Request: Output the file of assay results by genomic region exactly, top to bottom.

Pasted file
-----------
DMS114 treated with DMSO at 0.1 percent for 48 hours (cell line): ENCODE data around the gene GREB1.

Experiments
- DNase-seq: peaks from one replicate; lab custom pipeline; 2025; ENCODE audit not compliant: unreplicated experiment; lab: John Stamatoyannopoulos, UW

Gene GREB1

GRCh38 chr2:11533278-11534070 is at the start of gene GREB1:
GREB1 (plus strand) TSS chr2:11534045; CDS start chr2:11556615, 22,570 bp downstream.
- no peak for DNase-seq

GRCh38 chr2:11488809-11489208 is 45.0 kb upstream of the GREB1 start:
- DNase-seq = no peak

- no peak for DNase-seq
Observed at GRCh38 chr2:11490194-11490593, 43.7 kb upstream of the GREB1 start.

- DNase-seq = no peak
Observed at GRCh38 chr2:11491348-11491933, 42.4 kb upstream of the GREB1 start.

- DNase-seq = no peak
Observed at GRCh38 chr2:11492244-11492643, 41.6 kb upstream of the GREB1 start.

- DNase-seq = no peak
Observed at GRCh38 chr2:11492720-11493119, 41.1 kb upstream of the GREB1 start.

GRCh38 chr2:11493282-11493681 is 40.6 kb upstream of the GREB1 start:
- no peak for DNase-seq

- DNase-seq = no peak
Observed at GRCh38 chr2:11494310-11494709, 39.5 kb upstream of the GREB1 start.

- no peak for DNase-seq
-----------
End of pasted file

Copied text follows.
DMS114 treated with DMSO at 0.1 percent for 48 hours (cell line): ENCODE data around the gene GREB1.

Experiments
- DNase-seq: peaks from one replicate; lab custom pipeline; 2025; ENCODE audit not compliant: unreplicated experiment; lab: John Stamatoyannopoulos, UW

Gene GREB1

GRCh38 chr2:11533278-11534070 is at the start of gene GREB1:
GREB1 (plus strand) TSS chr2:11534045; CDS start chr2:11556615, 22,570 bp downstream.
- no peak for DNase-seq

GRCh38 chr2:11488809-11489208 is 45.0 kb upstream of the GREB1 start:
- DNase-seq = no peak

- no peak for DNase-seq
Observed at GRCh38 chr2:11490194-11490593, 43.7 kb upstream of the GREB1 start.

- DNase-seq = no peak
Observed at GRCh38 chr2:11491348-11491933, 42.4 kb upstream of the GREB1 start.

- DNase-seq = no peak
Observed at GRCh38 chr2:11492244-11492643, 41.6 kb upstream of the GREB1 start.

- DNase-seq = no peak
Observed at GRCh38 chr2:11492720-11493119, 41.1 kb upstream of the GREB1 start.

GRCh38 chr2:11493282-11493681 is 40.6 kb upstream of the GREB1 start:
- no peak for DNase-seq

- DNase-seq = no peak
Observed at GRCh38 chr2:11494310-11494709, 39.5 kb upstream of the GREB1 start.

- no peak for DNase-seq